08 April 2012

Problem (and workaround) - Oracle Enterprise Linux 6.2 and upgrading to UEK 2 with multipath devices

I went ahead and upgraded the Unbreakable Enterprise Kernel from version 1 to version 2 today. But afterwards the system refused to boot. Shortly after the "Welcome to Oracle Enterprise Linux" banner the boot halted - first errors were: "wwids file is read-only. Can't write wwid" and then the boot process bummed out - it didn't (re-)mount the root filesystem as read-write.

I was left with the infamous enter root password or Control-D to continue prompt (some time ago since I've seen that last time - Yikes!).

So I logged in as root and then ran mount -o remount,rw /, which mounted the root filesystem in read-write mode.
The wwid errors previously logged on the screen suggested that the issue was to do with multipath.

I therefore stopped the multipathd daemon with "service multipathd stop", which failed on the face of it as it complained that a filesystem (root) was already mounted on a multipath device - that error message was also the hint to what was wrong, as it turns out. However, a ps at this stage revealed that the multipathd daemon wasn't running.

Checking /etc/multipath/wwids I noticed my expected 3 (non-boot/root) disks.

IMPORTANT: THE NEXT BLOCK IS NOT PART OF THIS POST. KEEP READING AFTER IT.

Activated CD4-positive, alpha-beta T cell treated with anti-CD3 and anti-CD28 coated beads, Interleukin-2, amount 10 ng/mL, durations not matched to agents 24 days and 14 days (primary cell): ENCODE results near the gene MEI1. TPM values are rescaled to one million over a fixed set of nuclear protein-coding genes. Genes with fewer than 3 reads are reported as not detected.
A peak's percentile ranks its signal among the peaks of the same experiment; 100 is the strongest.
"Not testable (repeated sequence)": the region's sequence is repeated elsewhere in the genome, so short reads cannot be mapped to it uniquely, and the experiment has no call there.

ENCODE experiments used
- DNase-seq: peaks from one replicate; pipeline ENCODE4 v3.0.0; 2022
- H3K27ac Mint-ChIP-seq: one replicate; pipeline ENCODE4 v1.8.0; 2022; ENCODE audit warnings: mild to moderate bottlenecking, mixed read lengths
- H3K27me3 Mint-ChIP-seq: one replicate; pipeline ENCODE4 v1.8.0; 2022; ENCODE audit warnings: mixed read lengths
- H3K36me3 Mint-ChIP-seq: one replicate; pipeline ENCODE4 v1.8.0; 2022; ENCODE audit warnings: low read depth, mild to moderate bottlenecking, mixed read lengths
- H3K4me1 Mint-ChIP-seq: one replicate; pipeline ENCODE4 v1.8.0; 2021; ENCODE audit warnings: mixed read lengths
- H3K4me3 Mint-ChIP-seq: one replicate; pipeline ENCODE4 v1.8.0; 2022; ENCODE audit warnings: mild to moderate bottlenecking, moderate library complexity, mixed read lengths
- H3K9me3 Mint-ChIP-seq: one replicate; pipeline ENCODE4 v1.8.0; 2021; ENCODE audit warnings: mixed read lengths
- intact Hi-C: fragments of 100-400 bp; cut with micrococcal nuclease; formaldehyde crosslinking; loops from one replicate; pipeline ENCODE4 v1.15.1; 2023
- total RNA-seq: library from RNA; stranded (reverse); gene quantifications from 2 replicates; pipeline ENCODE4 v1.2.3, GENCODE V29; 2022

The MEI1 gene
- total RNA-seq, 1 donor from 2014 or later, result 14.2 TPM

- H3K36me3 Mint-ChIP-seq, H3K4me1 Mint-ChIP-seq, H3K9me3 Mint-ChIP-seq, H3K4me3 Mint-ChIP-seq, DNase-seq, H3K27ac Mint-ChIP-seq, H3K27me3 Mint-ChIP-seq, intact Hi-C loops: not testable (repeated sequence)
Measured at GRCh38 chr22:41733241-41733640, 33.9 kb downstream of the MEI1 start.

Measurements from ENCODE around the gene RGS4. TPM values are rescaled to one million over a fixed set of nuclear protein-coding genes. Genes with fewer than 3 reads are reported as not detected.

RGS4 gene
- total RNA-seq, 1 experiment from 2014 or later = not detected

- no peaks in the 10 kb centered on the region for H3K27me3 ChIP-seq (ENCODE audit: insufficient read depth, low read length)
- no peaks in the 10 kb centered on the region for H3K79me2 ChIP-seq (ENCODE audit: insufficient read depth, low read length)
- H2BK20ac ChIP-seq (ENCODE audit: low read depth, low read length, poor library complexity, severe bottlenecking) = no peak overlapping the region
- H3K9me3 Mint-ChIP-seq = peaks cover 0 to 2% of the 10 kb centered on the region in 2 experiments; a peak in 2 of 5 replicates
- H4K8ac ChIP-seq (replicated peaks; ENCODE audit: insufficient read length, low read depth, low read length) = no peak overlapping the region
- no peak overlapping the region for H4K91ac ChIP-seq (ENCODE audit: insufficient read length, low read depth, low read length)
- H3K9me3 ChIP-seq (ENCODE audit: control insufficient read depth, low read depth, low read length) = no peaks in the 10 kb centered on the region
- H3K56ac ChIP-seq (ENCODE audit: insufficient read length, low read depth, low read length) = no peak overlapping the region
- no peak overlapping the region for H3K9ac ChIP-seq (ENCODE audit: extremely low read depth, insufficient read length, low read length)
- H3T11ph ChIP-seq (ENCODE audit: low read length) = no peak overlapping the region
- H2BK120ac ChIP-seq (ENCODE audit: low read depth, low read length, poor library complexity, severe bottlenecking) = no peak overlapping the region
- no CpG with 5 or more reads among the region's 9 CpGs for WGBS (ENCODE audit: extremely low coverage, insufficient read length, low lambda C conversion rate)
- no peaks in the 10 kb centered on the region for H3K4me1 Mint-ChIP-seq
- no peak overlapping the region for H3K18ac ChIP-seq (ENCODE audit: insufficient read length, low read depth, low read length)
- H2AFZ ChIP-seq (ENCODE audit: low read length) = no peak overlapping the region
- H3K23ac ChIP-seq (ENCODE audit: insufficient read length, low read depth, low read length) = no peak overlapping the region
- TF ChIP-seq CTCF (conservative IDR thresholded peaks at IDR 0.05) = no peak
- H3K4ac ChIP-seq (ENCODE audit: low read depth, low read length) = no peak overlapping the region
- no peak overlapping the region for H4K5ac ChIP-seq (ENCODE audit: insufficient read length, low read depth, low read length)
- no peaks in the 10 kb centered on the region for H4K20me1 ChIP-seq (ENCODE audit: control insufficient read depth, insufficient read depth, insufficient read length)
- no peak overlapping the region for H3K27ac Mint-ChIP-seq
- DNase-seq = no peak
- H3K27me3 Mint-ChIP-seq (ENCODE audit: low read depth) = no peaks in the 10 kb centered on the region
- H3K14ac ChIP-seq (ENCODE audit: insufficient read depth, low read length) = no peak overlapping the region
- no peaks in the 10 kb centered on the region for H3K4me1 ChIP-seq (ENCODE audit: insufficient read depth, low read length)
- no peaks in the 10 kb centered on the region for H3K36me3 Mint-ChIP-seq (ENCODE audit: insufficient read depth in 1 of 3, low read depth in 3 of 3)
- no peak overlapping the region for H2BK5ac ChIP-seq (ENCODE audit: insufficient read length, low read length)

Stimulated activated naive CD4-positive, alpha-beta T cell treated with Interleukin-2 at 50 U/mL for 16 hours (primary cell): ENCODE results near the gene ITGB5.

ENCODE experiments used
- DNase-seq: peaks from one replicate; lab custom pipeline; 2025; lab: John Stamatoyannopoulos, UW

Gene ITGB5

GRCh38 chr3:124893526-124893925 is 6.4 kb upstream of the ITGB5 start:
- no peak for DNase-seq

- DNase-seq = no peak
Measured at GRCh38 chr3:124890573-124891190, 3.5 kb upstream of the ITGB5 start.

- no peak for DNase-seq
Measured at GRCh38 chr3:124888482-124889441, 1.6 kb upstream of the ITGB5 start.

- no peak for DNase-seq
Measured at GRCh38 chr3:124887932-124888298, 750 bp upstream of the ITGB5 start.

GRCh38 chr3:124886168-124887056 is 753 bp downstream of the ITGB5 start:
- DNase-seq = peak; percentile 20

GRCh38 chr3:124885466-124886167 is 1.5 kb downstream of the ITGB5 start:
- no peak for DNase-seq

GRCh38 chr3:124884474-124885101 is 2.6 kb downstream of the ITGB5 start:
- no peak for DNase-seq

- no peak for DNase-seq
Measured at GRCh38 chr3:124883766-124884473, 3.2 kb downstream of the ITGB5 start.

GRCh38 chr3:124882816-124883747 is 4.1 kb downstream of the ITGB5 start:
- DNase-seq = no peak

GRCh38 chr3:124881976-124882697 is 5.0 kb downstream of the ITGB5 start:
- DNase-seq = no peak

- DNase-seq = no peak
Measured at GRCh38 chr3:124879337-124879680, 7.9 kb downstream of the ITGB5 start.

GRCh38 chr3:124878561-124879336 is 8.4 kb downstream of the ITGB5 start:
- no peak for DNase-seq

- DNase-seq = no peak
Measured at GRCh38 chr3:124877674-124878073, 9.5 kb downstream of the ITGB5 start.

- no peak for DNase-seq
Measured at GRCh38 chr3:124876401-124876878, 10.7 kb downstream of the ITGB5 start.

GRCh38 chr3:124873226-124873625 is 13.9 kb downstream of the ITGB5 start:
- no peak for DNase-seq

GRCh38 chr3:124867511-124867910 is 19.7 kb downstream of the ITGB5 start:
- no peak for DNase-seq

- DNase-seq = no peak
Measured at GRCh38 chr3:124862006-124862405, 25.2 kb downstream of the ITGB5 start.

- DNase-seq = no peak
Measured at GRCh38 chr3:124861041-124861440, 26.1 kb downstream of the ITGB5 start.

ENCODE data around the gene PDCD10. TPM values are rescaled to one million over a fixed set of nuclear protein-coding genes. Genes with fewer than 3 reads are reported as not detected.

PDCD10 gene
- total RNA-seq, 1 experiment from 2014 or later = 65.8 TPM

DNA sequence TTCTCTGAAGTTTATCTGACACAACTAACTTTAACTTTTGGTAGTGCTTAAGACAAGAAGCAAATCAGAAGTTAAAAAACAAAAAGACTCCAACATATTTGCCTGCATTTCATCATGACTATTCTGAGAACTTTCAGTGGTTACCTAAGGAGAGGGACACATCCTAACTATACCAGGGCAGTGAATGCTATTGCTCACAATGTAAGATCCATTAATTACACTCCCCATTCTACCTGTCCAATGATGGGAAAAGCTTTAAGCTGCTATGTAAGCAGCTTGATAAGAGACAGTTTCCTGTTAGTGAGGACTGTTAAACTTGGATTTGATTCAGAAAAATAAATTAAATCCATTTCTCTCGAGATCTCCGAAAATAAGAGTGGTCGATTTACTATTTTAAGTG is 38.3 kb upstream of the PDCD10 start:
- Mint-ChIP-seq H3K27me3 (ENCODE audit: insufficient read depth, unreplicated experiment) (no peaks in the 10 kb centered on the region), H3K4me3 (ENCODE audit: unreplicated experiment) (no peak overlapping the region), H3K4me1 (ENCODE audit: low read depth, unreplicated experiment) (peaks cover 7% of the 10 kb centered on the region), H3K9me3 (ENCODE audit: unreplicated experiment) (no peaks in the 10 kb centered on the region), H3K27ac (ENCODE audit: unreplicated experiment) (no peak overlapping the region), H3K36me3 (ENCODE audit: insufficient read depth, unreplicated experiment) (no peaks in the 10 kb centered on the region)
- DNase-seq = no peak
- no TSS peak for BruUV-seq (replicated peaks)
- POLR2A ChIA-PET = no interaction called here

Then I attempted to start the multipathd daemon again with "service multipathd start" again - and lo-and-behold, the wwids and bindings files were updated with new WWID's - those for the disk containing root/boot.

So, something in the kernel from UEK1 to UEK2 has changed such that certain (SATA-based in my case) disks are now considered for multipath and the multipath library is trying to write out the new WWID's that have been discovered to the wwids file. However, because it's early in the boot process the root file system is not yet mounted read-write, causing this to fail.

After Googling for a few seconds I found this: http://www.redhat.com/archives/dm-devel/2011-July/msg00102.html (option 3), which exactly describes the behaviour (but too early in the boot process to succeed given the read-only root filesystem) - and highlights a chicken-and-egg problem with multipath when new multipath devices (for root/boot) are suddenly discovered post-upgrade of the kernel.

On a final note I could have probably blacklisted the root/boot device in /etc/multipath.conf but I didn't bother looking into this after resolving the issue - of letting multipathd write the new WWID's. However in the situation of a failed drive that needs to be replaced, and hence it will have a different WWID, this could presumably happen again.

1 comment:

Gino said...

Replying here since it was the first result in google:

You need to rebuild with the initramfs file with dracut (with the multipath directories present).

Once your server is booted and all paths discovered correctly do:

dracut --force --include multipath --include /etc/multipath /etc/multipath